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NEWS | Jan. 19, 2007

How does your leadership style affect those around you?

By Capt. Kelli Beaty 437th Airlift Wing Military Equal Opportunity chief

During the course of your career in the military you may have heard various people state they are "just one person" and that they are not responsible for the morale of others, adding if someone can not "handle it" maybe they should just get out of the military.

I will allow that everyone has their own leadership style. Some lead by example and people naturally follow in their wake. Some lead by encouragement and people follow to please or because they have been motivated to strive for excellence. Others lead through fear and intimidation or with strict discipline. Each style of leadership has its place.

There are times when we need to look to someone for guidance -- to emulate their success. Then there are times when we feel beaten down by high ops tempo or difficulties at home and we just need someone in our corner to lend that helping hand and reaffirm that this too will pass. Additionally, there are times when we need that drill sergeant in our face, telling us not to think, but to do. Sometimes we need a combination of each.

As individuals and leaders, we also need to be perceptive of how our leadership style affects those around us. For many leaders it is unrealistic to cater to each individual person's needs. However, if our actions are such that people dread coming to work each day because the fear of potential interaction is causing poor performance, we might need to look to ourselves for the answer.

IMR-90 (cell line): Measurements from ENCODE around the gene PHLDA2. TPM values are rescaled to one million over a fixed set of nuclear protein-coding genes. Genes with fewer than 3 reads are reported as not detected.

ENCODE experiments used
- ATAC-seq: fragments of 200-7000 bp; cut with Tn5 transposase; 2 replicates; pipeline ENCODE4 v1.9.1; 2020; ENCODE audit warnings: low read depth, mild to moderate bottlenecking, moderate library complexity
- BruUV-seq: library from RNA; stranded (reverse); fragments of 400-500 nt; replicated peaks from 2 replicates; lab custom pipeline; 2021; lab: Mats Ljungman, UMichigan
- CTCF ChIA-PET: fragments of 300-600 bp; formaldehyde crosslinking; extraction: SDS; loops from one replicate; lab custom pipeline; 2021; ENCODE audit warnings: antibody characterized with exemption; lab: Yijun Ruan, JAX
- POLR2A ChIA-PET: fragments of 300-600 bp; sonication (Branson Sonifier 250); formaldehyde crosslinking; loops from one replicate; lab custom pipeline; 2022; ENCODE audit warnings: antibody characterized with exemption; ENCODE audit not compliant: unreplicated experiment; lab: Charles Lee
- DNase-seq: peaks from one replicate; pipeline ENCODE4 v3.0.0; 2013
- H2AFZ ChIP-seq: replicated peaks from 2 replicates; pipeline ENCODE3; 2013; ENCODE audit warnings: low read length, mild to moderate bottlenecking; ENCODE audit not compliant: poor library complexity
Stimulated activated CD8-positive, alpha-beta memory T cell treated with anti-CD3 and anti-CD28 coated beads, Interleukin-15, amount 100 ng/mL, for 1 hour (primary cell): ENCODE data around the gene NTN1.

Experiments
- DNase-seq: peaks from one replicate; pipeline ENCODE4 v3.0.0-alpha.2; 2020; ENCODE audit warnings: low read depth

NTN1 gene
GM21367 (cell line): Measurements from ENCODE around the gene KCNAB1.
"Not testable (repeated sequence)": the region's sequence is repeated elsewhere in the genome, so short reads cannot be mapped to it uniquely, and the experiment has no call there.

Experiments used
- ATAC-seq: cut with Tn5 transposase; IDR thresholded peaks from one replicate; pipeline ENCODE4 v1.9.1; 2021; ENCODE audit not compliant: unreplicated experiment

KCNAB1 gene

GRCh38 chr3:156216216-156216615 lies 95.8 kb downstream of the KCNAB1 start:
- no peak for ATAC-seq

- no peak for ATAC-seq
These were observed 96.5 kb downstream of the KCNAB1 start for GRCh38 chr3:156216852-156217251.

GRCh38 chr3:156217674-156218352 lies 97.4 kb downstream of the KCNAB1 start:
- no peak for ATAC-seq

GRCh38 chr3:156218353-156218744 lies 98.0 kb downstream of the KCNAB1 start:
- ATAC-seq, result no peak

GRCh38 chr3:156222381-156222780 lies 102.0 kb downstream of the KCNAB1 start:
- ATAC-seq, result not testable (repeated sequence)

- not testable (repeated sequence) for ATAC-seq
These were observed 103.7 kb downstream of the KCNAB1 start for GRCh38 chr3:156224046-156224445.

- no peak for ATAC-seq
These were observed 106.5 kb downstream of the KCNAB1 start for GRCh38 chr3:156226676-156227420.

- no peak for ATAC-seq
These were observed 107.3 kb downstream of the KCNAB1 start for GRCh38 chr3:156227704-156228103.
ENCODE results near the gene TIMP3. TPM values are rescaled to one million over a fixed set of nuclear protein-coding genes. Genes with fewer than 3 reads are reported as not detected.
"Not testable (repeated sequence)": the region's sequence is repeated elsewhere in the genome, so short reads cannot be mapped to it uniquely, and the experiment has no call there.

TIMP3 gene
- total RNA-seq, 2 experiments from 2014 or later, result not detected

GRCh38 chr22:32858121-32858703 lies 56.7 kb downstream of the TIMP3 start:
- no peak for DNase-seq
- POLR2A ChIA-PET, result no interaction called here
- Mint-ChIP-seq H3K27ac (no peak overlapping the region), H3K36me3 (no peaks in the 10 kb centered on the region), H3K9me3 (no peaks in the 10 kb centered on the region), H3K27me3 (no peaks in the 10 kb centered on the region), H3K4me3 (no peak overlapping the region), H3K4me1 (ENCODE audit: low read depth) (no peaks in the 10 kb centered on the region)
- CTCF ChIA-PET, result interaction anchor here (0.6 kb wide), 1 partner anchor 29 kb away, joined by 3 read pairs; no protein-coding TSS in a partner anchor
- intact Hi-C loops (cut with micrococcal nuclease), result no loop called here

The demands on our people, from time away from family due to deployments, to the strain of doing more with less, affects each person differently. Some individuals become energized working under time constraints and are easily distracted or unfocused with too much free time, while others may become stressed out with the same conditions preferring to move at a more methodical pace. Regardless of leadership style, there are always those "stand out" leaders who manage to get the job done with the full support of those around them, even under the most trying circumstances. Whatever they are doing works for them; but most importantly, works for the people they lead. People are excited and positively motivated to achieve the highest results possible. They feel a part of the whole team. They know they are contributors and they revel in that feeling of accomplishment.

Each one of us has the ability to touch hundreds of people everyday. Take this opportunity to look inward and realize that you may be "only one person," but you have the potential of being that "stand out" leader that makes the difference to those you lead.